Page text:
STTR Phase II: Improved Boron Nitride Materials for Enhanced Thermal Management

Award Information
Agency: National Science Foundation
Branch: N/A
Contract: 0646556
Agency Tracking Number: 0512932
Amount: $456,292.00
Phase: Phase II
Program: STTR
Awards Year: 2007
Solicitation Year: 2004
Solicitation Topic Code: AM
Solicitation Number: NSF 04-604
Small Business Information
580 Burbank St, Unit 100, 6745 HOLLISTER AVENUE, Broomfield, CO, 80020
DUNS: 011125734
HUBZone Owned: N
Woman Owned: N
Socially and Economically Disadvantaged: N
Principal Investigator
 John Ferguson
 (303) 318-4146
Business Contact
 Karen Buechler
Title: Ms
Phone: (303) 318-4145
Research Institution
 Univ of CO
 Alan W Weimer
 Department of Chemical Engineering
Boulder, CO, 80309
 (303) 492-3759
 Nonprofit college or university
This Small Business Technology Transfer (STTR) Phase II project builds upon the successful Phase I results to develop surface modified boron nitride (BN) filler materials for electronic thermal management applications. Novel Atomic Layer Deposition (ALD) nanocoating is used to selectively functionalize edges only or edges/basal planes to improve wetting of BN platelets with resin encapsulants. The improved wetting allows for reduced viscosity of BN/resin mixtures during processing so that increased BN filler particle loadings can be achieved, resulting in higher thermal conductivity electronic packages. These improvements are best realized using an ultra-thin (nm thick), conformal, pin-hole free, chemically bonded silica nanofilm selectively placed on the edges of primary BN platelets. Coating the edges of platelets only provides for a low cost impact since edges being nanocoated represent less than 10% of the available platelet surface area. Higher BN loadings in filled composites allow for improved heat dissipation in electronic packaging materials, particularly in the case of glob top coatings and potting compounds. Proposed Phase II R&D is focused on working with potential customers to develop applications of particle ALD surface modified BN fillers for their specific moulding compound systems. Film chemistry and thickness will be developed for their specific applications.Commercially, the ALD nanocoating of individual ultrafine particles to control their surfacechemistry is enabling technology that is unparalleled compared to more conventional CVD,PVD, PE-CVD, or wet chemistry solution processing. The process allows for individualultra-fine particles to be nanocoated, rather than coating aggregates of ultra-fine particles. Itis independent of line of sight and provides for chemically bonded films to the substrateparticle surface. It is easily scalable. It is a forgiving process where the nanocoatingthickness is controlled by self-limiting surface reactions (not flux, temperature, or time ofprocessing like CVD, etc.). ALD films are pin-hole free and conformal. The potentialimpact of successful large scale processing extends far beyond this proposedmicroelectronics packaging application. It is now possible to produceultrafine particles with designed electrical, magnetic, optical, mechanical, rheological, orother properties. Markets for such functionalized ultra-fine powders includemicroelectronics, defense, hardmetals, cosmetics, drug delivery, energetic materials, andpolymer/ceramic nanocomposites, among others.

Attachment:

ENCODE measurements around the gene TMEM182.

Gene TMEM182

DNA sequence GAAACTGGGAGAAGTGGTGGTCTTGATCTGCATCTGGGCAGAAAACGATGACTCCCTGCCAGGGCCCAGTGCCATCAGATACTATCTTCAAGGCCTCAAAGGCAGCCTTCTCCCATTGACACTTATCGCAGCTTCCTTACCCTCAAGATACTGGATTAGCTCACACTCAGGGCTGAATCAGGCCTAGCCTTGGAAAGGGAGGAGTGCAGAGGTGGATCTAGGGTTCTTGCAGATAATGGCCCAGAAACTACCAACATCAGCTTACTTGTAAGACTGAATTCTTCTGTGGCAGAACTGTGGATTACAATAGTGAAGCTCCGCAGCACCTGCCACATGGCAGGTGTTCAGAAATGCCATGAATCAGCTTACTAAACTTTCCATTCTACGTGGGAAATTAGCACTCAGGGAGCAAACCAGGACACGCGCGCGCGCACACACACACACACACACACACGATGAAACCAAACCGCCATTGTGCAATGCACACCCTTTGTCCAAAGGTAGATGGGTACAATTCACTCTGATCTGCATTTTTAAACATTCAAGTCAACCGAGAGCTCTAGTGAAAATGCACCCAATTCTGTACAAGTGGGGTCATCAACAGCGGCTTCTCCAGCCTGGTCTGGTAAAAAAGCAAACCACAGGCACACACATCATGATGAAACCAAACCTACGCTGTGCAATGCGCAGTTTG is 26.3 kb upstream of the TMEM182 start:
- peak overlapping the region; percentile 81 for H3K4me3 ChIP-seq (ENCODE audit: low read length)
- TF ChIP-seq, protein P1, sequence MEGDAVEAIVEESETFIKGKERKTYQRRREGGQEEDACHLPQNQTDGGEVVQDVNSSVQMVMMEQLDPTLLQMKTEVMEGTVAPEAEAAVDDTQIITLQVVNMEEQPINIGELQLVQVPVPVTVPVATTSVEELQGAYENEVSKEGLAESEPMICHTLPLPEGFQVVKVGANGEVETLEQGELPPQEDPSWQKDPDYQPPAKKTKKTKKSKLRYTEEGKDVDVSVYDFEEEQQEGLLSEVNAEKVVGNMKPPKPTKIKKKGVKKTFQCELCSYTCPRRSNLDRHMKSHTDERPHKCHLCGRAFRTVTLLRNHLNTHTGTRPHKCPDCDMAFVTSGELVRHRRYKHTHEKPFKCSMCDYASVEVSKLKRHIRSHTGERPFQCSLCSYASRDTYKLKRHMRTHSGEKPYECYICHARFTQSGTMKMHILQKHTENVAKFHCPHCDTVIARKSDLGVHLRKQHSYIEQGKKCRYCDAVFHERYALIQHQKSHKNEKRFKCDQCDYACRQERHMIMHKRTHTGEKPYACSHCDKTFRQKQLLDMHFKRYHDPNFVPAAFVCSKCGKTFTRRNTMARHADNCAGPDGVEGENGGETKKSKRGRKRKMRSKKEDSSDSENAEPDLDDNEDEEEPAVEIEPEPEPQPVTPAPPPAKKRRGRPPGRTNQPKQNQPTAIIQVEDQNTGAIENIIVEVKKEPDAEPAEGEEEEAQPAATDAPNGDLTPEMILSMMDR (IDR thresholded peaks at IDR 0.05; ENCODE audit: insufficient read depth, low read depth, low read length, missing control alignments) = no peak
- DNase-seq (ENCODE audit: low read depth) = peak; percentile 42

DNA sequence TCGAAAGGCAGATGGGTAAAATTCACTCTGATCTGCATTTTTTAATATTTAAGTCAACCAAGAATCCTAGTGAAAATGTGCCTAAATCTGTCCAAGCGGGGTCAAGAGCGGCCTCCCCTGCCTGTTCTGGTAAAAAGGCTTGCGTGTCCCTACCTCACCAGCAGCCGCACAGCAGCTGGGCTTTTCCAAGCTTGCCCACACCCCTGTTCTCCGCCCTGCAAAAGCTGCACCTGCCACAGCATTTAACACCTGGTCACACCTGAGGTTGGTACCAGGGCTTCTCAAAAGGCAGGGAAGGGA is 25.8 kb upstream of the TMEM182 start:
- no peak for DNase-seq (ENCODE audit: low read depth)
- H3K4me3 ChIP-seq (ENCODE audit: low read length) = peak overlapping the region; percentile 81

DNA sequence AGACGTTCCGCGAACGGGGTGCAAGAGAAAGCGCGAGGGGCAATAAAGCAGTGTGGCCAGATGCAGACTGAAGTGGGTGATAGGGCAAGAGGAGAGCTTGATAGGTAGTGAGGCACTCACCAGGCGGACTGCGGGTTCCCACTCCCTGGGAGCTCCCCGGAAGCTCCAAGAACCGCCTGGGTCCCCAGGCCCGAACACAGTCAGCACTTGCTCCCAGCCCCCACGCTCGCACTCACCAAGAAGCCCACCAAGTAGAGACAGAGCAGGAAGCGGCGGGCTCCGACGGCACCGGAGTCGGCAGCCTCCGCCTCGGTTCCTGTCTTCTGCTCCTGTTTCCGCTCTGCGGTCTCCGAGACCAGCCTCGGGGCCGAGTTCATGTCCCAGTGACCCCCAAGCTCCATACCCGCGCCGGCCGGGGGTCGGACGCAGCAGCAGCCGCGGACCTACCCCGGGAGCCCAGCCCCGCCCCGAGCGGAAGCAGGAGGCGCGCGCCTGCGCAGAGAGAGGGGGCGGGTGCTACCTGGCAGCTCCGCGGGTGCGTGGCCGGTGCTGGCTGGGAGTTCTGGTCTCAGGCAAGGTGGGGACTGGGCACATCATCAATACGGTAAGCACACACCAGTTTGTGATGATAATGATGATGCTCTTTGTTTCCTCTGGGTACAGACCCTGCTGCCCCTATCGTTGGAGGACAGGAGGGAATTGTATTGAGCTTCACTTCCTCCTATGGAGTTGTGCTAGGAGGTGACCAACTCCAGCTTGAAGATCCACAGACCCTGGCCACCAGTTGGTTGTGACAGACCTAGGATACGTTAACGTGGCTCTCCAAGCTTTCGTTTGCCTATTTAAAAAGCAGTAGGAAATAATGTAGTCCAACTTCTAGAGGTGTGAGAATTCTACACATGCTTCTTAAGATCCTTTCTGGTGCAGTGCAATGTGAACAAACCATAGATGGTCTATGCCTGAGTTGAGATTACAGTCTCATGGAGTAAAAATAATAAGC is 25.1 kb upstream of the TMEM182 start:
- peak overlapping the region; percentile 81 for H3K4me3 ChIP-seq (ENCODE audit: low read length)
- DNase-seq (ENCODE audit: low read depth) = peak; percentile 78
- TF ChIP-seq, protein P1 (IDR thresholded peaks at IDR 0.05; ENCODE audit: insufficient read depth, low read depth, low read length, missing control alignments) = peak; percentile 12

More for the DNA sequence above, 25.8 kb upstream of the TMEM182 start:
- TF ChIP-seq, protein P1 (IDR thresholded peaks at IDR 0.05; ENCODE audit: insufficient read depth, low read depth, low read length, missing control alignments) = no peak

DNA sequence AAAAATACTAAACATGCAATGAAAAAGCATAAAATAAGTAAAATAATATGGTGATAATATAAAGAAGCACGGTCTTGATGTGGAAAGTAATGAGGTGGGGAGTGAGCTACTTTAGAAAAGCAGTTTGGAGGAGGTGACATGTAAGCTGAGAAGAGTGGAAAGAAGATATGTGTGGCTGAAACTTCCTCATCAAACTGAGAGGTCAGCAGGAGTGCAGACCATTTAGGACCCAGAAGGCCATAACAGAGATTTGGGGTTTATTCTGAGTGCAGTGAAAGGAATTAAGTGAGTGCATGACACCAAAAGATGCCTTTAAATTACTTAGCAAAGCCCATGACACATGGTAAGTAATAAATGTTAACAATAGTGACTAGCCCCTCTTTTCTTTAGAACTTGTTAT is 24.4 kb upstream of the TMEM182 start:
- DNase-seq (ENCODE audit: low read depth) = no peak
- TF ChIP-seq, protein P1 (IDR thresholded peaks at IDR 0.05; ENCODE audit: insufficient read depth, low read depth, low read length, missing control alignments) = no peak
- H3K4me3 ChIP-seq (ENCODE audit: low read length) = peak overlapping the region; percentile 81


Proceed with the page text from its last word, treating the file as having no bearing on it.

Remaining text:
* Information listed above is at the time of submission. *

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